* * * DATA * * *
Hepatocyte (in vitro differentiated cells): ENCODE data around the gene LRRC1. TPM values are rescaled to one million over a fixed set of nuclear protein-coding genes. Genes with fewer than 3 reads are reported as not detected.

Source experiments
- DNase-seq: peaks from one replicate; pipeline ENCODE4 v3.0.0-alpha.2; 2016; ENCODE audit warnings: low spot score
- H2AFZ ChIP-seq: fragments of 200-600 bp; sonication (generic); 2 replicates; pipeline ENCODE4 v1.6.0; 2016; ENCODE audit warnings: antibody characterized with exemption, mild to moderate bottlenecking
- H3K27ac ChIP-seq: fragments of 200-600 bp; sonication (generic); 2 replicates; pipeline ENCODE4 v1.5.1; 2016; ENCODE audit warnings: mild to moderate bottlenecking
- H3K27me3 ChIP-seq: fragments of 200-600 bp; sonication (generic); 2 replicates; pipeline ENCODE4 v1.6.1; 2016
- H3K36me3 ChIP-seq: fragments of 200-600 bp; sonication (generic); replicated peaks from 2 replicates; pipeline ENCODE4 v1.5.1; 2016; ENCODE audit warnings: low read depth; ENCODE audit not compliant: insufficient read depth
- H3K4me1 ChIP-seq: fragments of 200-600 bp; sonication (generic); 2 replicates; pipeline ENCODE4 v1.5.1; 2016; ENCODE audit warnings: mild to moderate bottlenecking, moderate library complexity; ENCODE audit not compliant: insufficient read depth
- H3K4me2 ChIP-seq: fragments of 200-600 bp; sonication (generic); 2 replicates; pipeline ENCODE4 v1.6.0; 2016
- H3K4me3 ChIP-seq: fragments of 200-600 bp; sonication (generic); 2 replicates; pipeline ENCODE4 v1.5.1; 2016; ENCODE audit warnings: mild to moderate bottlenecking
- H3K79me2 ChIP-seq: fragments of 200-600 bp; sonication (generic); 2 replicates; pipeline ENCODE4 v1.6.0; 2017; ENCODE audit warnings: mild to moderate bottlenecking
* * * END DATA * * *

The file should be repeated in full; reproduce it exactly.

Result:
Hepatocyte (in vitro differentiated cells): ENCODE data around the gene LRRC1. TPM values are rescaled to one million over a fixed set of nuclear protein-coding genes. Genes with fewer than 3 reads are reported as not detected.

Source experiments
- DNase-seq: peaks from one replicate; pipeline ENCODE4 v3.0.0-alpha.2; 2016; ENCODE audit warnings: low spot score
- H2AFZ ChIP-seq: fragments of 200-600 bp; sonication (generic); 2 replicates; pipeline ENCODE4 v1.6.0; 2016; ENCODE audit warnings: antibody characterized with exemption, mild to moderate bottlenecking
- H3K27ac ChIP-seq: fragments of 200-600 bp; sonication (generic); 2 replicates; pipeline ENCODE4 v1.5.1; 2016; ENCODE audit warnings: mild to moderate bottlenecking
- H3K27me3 ChIP-seq: fragments of 200-600 bp; sonication (generic); 2 replicates; pipeline ENCODE4 v1.6.1; 2016
- H3K36me3 ChIP-seq: fragments of 200-600 bp; sonication (generic); replicated peaks from 2 replicates; pipeline ENCODE4 v1.5.1; 2016; ENCODE audit warnings: low read depth; ENCODE audit not compliant: insufficient read depth
- H3K4me1 ChIP-seq: fragments of 200-600 bp; sonication (generic); 2 replicates; pipeline ENCODE4 v1.5.1; 2016; ENCODE audit warnings: mild to moderate bottlenecking, moderate library complexity; ENCODE audit not compliant: insufficient read depth
- H3K4me2 ChIP-seq: fragments of 200-600 bp; sonication (generic); 2 replicates; pipeline ENCODE4 v1.6.0; 2016
- H3K4me3 ChIP-seq: fragments of 200-600 bp; sonication (generic); 2 replicates; pipeline ENCODE4 v1.5.1; 2016; ENCODE audit warnings: mild to moderate bottlenecking
- H3K79me2 ChIP-seq: fragments of 200-600 bp; sonication (generic); 2 replicates; pipeline ENCODE4 v1.6.0; 2017; ENCODE audit warnings: mild to moderate bottlenecking